'I Guess I Am Lucky To Have A Disability'

'I Guess I Am Lucky To Have A Disability'
By Conall Cahill
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He stepped onto the podium and cast his eyes up at the cheering crowd, raising his arms aloft to the adulation of thousands. He glanced down and saw her...and she seemed almost afraid to look at him, to acknowledge that he really was there, that this really was happening. She put the medal around his neck as he stooped to give her a hug and in that glorious, emotional moment, we almost felt guilty to be watching; we wanted to look away but, really, we couldn't.

Michael McKillop has just won gold for Ireland at the London Paralympics and his mother, Catherine, has just presented him with the medal in a packed Olympic Stadium. It remains one of the most enduring and powerful images in Irish sport.

(Go to 3:15 in the video below)


Four long years have passed since that moment. Like all Paralympic cycles there have been peaks and troughs, there has been uncertainty and happiness and everything in between. McKillop enters these Games with a doctorate, a wedding to plan and a profile far elevated from what it was four years ago. And, for once, without any members of what he calls 'Team McKillop' alongside him. Not even his father and coach, Paddy - a hugely respected coach in Irish athletics circles and founder of the highly successful St Malachy's club in Belfast - who his son acknowledges has been with him every step of the way.

If I go into a race, I know that he’s put in so much hard work and effort - he’s left my Mum for two Paralympic Games, he would take me out to Portugal to training camps, he would put time into me. My sisters, he has left them (to travel with Michael)...coming into a Paralympic Games, he’s put a lot of effort in and that’s deep down who I want to impress - and showcase that his hard work pays off as well.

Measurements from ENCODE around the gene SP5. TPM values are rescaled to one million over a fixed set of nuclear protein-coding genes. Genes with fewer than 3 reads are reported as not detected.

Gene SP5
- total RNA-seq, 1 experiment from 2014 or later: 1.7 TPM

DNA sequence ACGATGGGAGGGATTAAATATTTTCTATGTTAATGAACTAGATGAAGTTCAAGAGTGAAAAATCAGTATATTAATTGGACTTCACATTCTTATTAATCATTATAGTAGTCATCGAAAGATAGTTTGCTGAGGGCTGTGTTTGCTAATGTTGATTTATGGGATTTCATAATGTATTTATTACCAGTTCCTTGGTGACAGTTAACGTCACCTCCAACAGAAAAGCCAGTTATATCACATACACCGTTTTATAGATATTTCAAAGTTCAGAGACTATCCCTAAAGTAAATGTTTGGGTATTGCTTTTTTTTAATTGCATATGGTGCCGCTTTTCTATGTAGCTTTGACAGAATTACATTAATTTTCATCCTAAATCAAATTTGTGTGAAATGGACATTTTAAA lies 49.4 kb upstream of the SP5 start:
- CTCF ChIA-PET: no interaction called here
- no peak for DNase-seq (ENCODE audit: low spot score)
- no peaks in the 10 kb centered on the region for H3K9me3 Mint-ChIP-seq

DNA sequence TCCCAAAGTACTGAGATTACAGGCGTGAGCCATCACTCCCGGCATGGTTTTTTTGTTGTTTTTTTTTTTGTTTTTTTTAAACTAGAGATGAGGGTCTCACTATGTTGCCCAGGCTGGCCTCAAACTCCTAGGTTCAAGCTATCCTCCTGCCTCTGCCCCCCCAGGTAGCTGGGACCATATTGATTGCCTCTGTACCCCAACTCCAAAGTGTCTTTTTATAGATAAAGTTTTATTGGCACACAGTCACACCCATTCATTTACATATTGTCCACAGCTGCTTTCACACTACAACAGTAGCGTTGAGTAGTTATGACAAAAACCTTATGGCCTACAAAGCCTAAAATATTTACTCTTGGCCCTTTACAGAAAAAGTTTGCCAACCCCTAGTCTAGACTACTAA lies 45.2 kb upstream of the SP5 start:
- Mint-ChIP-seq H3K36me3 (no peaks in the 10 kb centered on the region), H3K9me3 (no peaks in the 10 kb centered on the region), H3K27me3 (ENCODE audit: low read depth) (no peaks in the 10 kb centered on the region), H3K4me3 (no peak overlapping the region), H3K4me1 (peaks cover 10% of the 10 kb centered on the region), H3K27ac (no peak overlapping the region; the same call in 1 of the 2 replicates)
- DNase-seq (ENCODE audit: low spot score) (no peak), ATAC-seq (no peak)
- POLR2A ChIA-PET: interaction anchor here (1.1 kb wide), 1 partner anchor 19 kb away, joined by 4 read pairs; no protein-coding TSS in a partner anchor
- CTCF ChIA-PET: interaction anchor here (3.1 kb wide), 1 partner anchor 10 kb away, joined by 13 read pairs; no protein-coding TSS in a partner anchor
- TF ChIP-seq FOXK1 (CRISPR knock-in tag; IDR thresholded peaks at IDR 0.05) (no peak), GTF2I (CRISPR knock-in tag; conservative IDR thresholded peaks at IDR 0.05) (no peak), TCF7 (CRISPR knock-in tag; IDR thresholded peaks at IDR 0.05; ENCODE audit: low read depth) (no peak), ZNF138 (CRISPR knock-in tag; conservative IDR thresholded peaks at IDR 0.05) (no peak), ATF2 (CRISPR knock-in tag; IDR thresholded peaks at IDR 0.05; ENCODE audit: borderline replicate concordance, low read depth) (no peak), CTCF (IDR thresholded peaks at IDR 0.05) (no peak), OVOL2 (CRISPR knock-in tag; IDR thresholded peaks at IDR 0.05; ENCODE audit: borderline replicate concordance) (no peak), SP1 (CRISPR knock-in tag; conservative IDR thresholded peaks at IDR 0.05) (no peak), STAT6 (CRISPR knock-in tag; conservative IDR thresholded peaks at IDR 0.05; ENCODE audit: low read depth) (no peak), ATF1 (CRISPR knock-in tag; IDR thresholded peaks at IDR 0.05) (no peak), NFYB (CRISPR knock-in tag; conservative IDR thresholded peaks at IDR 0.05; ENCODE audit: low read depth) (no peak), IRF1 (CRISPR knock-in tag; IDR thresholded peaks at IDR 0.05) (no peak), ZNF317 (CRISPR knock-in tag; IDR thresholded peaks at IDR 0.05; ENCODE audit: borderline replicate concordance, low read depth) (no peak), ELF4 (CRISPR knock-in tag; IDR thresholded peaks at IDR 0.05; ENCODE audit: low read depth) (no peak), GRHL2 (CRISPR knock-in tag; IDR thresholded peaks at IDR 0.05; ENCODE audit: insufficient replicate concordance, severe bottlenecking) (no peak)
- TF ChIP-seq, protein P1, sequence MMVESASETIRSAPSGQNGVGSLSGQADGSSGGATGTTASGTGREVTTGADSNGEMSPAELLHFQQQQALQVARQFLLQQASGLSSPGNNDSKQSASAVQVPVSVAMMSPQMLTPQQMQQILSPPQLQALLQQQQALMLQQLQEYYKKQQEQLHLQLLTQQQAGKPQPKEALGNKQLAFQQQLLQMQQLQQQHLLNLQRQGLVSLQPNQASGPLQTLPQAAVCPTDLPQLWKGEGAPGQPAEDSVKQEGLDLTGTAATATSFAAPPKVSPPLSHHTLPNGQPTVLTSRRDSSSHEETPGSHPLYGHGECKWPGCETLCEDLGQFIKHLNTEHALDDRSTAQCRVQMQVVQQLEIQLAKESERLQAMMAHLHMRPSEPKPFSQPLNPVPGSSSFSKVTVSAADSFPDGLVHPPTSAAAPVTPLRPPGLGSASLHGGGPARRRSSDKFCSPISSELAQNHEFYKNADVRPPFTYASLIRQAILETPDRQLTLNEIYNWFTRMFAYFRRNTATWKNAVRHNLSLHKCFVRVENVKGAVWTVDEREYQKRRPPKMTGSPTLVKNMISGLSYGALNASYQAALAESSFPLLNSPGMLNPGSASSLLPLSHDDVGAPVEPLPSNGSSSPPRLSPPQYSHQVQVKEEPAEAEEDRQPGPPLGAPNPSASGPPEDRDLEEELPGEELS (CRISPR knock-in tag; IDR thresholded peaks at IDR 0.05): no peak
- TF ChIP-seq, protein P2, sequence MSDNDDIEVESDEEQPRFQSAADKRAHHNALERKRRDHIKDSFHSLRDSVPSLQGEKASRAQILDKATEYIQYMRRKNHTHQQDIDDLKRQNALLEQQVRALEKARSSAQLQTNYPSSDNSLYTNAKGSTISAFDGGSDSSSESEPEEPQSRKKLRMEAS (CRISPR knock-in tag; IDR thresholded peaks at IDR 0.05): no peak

McKillop is chatting to Balls.ie from the Olympic Village in Rio on a rare rest day ahead of his 1500 metres T37 final on Sunday afternoon (3:33pm), and he admits that life in the Village can be the biggest struggle of a Games - a struggle the triple Paralympic gold medallist is used to.


The Village can be a place of disappointment or a very positive place. I think it can tear athletes’ insides out – and the reason that I say that is because it’s so tough, mentally. Even the new Paralympians in the Ireland team are saying, ‘There’s a lot of down time’.

Simple things, like bringing his own food along in case the fare in the Village canteen doesn't satisfy his needs, keep his mind free of clutter and negativity. He watches the "newbies" and shoots the breeze, chatting about nothing in particular but anything except their event. Helping them bed in, feel comfortable and enjoy the experience like he's determined to do.

McKillop performed in front of packed stadiums in London and, before that, Beijing. Fears that attendances in Rio could be low don't play on his mind, however.


 The way I look at it, I’ve raced able bodied athletics all my life. If you take the Northern Irish athletics championships, there’s a man and a dog to witness it. For me, it’s trying to get yourself up for the race, you know what you have to do to achieve it – and that, for me, is the most important thing. The amount of people in the stadium is a bonus.